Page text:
Blessed are you when people revile you and persecute you and utter all kinds of evil against you falsely on my account. Rejoice and be glad, for your reward is great in heaven, for in the same way they persecuted the prophets who were before you (Matthew 5:11-12).
Sacrifice: Problems with the Old Ways
As Lent approaches, we consider what to sacrifice, what to give up. Chocolate? Facebook? Driving over the speed limit? Whatever we choose, we usually keep self-improvement in mind. We assume that improving ourselves will please God and make us feel better, a sacred win-win.
Meanwhile, we find sacrifice in scripture crass and archaic. Slaughtering animals and burning their carcasses offends our sensibilities. Civilized carnivores delegate such dirty work to butchers and pay for meat wrapped in plastic.
Moreover, ancient sacrifice seems manipulative and self-centered. I, the ancient sinner, transfer my sins to this lamb, offer the lamb to the priest, and the lamb carries my sin into death. It goes up in smoke to please a deity who loves the smell of pit barbecue. This cleanses me and pleases the deity while the lamb takes the heat.
Biblical prophets offered a still more substantive critique. They regularly delivered a message that such ritual sacrifices please God not one bit apart from ordering of society to support the vulnerable (e.g., Isaiah 1:10-17; Amos 5:21-24).
Finding ancient sacrifice distasteful and misguided, we take solace in seeing Christ as the sacrifice to end all sacrifices. We move on to better things.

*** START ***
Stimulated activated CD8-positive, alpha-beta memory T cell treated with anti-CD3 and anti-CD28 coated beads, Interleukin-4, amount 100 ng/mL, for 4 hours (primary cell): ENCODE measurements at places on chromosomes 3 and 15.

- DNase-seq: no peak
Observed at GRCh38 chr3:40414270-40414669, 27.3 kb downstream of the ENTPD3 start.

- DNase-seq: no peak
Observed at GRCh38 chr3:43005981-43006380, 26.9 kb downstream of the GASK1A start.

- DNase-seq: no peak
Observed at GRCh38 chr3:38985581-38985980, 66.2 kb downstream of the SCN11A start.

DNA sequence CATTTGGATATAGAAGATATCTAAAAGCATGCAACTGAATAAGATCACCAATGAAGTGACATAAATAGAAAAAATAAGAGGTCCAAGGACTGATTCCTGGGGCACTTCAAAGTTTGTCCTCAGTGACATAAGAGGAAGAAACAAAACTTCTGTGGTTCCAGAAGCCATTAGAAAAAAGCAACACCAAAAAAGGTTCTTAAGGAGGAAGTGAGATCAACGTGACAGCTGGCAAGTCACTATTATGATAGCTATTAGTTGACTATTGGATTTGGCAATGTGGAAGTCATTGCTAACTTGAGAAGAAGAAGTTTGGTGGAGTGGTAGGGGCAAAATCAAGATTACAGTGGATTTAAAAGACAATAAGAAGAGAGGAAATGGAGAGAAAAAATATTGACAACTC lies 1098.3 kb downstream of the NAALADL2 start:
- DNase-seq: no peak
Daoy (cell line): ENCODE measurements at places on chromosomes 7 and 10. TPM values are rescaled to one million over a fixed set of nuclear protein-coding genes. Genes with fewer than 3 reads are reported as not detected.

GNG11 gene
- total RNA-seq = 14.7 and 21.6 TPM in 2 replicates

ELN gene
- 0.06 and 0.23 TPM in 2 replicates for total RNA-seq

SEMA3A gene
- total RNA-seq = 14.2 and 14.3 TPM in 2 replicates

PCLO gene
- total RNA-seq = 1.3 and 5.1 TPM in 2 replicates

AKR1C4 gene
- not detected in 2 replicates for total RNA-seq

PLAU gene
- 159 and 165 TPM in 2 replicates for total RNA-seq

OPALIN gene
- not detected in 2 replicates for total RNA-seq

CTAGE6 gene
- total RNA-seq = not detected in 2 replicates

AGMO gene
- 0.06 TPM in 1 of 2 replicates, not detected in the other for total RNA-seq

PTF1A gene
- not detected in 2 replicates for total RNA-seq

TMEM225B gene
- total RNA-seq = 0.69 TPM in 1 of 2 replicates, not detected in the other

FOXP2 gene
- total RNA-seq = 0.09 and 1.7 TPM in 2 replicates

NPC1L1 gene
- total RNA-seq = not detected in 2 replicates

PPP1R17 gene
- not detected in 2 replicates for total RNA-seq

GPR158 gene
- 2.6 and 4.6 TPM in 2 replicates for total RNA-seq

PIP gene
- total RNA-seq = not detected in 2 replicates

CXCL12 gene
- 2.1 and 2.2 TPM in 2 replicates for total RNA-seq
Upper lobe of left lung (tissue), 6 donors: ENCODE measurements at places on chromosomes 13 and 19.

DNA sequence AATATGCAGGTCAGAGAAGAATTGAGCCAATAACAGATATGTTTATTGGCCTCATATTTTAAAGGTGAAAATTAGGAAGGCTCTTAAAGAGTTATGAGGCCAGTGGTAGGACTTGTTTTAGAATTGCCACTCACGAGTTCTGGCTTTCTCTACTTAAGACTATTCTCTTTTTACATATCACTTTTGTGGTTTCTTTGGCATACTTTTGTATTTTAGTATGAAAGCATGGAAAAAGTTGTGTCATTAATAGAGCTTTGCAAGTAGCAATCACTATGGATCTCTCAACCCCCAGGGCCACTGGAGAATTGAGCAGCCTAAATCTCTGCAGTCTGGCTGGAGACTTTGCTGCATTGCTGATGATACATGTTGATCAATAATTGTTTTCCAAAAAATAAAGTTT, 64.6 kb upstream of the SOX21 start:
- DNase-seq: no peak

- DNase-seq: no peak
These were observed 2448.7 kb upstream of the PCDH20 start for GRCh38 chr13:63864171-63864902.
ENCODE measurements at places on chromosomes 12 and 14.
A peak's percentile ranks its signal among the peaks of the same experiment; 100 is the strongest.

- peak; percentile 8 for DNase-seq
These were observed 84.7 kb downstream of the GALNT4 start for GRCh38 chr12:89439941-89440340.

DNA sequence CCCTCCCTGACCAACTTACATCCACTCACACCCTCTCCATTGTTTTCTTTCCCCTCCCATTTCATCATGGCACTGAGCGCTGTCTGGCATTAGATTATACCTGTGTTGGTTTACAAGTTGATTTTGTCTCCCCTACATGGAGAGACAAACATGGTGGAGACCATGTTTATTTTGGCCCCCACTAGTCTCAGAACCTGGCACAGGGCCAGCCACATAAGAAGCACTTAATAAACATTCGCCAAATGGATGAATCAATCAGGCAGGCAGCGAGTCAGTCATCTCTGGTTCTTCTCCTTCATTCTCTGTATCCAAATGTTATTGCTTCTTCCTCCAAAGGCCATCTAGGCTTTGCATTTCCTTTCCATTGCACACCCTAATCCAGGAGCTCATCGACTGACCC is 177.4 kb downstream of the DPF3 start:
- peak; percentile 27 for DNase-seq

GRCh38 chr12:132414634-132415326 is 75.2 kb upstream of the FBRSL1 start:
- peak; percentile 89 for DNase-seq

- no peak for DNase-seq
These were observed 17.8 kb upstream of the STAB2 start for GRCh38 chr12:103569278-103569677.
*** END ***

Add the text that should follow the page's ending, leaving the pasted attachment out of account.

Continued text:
Going with the Deeper Meaning of Sacrifice
But not so fast. Sacrifice did not take center stage in antiquity for nothing. For while sacrifice purportedly purified the self and appeased the gods, something else defined it. The term, “sacrifice,” derives from the Latin, sacer, meaning “sacred,” and facere, meaning “to make or to do.” “Sacrifice” means “to make sacred.”
The sacrificial lamb amounted to more than a trash bag for our sins. The lamb became sacred, meaning it carried divine power. Unlike the modern meat-packer, the ancient priest actually elevated the animal. This has obvious implications for a Christian understanding of Christ as the Lamb of God.
Those implications may include the end of all ritual sacrifice for sin (Hebrews 10:1-18), but it does not include the end of “making sacred.” For Christ constantly bids us surrender our lives to gain life. Christ calls us to take up our crosses and follow him on a path that makes our lives sacred. As Paul said,
I appeal to you therefore, brothers and sisters, by the mercies of God, to present your bodies as a living sacrifice, holy and acceptable to God, which is your spiritual worship. Do not be conformed to this world, but be transformed by the renewing of your minds, so that you may discern what is the will of God—what is good and acceptable and perfect (Romans 12:1-2).
Sacrifice now means make your life sacred. Sacrificing primarily for self-improvement cheapens it, and you will not improve much for very long. But if you do it for love of God regardless of the outcome, if you listen for God’s will and respond to it because you genuinely want to join God in the joy of loving, you make yourself a living sacrifice, an earthen vessel carrying the treasure of divine mercy and truth (2 Corinthians 4:7). Then you will be “transformed by the renewing of your mind,” pleasing to God and yourself.